[FoRK] Welcome to the American Totality. You've been warned.
<jbone at place.org> on
Mon Feb 4 16:43:41 PST 2008
Blah, blah, blah.
I won't have this fucking argument again. YOU WON. Let it go.
On Feb 4, 2008, at 5:31 PM, Ian Andrew Bell wrote:
> On 4-Feb-08, at 3:12 PM, Jeff Bone wrote:
>> On Feb 4, 2008, at 2:06 PM, Ian Andrew Bell wrote:
>>> The logic that is in practise used to justify the prohibition of
>>> smoking has much more to do with "Second Hand Smoke".
>> Bzzt, thanks for playing.
>> One of the more "sophisticated" arguments that's been used e.g. in
>> Texas and other more conservative parts of the country to sell
>> smoking prohibition to people who are inherently anti-regulation
>> is this: that smoking-related disease costs *everybody* whether
>> or not you smoke, are exposed to second-hand smoke, or none of the
>> above. It's a public concern because it's an economic concern;
>> i.e., it's a pocketbook issue. From the primary costs (burden on
>> public subsidies of health care) to the derivative costs (using up
>> healthcare "bandwidth," effects of absenteeism, etc.) --- so the
>> prohibitionists say --- it's a serious enough economic burden that
>> it warrants an otherwise-unacceptable regulatory response.
> Right, so you have refuted someone else's argument here, or rather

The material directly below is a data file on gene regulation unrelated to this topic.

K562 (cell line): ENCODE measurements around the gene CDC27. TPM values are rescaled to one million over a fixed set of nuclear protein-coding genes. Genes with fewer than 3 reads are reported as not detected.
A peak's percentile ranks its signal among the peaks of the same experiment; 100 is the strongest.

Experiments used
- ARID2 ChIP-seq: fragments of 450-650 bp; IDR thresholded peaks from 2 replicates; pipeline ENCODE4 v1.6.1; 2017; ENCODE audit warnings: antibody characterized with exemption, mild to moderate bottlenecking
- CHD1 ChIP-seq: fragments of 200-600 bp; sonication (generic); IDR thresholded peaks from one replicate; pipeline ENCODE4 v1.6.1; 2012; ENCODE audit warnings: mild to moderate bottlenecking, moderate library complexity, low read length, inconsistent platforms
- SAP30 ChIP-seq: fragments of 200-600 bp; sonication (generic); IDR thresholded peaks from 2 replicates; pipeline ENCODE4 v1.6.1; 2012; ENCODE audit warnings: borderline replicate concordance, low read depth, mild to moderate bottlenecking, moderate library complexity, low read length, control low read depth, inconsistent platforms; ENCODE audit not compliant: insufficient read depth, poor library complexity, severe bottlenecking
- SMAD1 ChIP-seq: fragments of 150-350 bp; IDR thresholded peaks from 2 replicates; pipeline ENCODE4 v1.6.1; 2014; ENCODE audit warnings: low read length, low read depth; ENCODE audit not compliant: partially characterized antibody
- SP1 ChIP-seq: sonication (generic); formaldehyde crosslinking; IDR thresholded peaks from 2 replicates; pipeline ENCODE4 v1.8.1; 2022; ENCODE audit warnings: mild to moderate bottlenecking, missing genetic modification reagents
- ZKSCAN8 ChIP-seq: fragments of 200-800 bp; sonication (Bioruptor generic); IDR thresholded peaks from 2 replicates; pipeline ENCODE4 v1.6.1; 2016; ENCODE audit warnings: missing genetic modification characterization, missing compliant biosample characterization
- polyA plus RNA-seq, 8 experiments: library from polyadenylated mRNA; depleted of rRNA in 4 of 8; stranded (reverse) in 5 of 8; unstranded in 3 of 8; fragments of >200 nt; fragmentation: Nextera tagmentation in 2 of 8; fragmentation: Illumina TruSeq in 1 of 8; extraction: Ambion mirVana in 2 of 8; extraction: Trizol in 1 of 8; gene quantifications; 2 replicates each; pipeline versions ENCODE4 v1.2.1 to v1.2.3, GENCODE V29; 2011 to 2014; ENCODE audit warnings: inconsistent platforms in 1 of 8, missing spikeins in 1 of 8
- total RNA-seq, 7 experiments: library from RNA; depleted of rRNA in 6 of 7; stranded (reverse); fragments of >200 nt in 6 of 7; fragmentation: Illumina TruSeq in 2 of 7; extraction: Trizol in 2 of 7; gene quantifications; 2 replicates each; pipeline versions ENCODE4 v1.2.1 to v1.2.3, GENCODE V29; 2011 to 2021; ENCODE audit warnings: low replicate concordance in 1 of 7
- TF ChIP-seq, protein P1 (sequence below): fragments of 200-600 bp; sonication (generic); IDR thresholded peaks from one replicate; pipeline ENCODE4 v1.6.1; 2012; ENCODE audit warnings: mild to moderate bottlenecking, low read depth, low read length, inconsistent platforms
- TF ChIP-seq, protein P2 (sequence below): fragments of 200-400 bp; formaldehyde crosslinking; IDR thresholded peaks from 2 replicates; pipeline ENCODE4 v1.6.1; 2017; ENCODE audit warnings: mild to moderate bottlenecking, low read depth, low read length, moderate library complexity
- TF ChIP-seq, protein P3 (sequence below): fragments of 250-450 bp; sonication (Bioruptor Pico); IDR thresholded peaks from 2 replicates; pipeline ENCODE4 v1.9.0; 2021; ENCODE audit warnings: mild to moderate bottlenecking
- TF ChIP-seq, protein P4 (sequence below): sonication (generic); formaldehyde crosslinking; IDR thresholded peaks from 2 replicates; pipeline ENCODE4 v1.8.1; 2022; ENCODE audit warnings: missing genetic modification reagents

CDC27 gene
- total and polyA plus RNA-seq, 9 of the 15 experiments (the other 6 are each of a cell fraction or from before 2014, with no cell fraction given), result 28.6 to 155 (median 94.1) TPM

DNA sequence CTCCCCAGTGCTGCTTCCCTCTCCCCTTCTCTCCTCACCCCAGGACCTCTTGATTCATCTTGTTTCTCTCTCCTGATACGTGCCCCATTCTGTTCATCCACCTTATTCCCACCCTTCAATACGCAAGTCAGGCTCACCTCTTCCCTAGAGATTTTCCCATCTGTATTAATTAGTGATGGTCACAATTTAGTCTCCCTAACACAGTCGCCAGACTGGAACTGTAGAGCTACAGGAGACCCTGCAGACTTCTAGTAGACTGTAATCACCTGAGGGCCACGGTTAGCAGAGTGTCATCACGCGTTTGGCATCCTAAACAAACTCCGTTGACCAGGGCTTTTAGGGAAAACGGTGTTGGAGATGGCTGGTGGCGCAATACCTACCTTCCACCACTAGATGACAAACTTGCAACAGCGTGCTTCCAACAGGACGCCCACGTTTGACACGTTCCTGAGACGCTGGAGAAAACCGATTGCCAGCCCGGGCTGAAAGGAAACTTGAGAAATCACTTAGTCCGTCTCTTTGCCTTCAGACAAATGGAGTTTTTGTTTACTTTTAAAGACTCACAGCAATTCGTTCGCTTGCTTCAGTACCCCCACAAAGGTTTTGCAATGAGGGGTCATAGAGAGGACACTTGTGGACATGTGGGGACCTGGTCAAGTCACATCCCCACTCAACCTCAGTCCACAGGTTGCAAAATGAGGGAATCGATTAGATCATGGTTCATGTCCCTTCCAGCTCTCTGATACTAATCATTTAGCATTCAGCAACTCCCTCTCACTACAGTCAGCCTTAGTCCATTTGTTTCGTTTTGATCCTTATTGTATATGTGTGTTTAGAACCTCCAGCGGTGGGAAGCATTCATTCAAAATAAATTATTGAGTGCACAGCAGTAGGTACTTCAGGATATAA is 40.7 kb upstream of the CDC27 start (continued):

> worked to substantiate it quite nicely.
> My argument though was that second hand smoke, ingested
> involuntarily in the presence of smokers, is inherently hazardous
> and dangerous to one's health. It's an argument largely copied
> from the rhetoric underpinning workplace smoking bans in
> restaurants and bars, etc. Therefore, and based solely on that
> premise, it's been a public health and safety concern.
> To wit: http://www.bcfed.com/node/352
> The economic issues are the reasoning underpinning super-high taxes
> on cigarettes, and are largely unrelated to the public health
> issue. As you could rightfully argue, the actual effects on the
> health care systems of any society are difficult to track right
> down to the individual smoker / disease and therefore it's unfair
> to regulate WHETHER you can smoke or not.
> I think most of those of us who are rational, thinking human beings
> and understand that voluntarily lighting a bunch of chemicals
> wrapped in paper and sucking the offal into your lungs is a bad
> idea, and a few of those among us are strong-minded enough to
> suggest that if you do it near me, I have a more direct model in
> mind for the infusion of those chemicals into your system.
> Second hand smoke causes cancer. Some argue that with the more
> effective filters on cigarettes it's even more dangerous than
> actually smoking, with comparable prolonged exposure. You don't
> have the right to give other people cancer.
> If smokers are feeling persecuted, perhaps it's because they should
> be. What alternative would you suggest.. that the rest of us all
> be forced to wear rebreathers?
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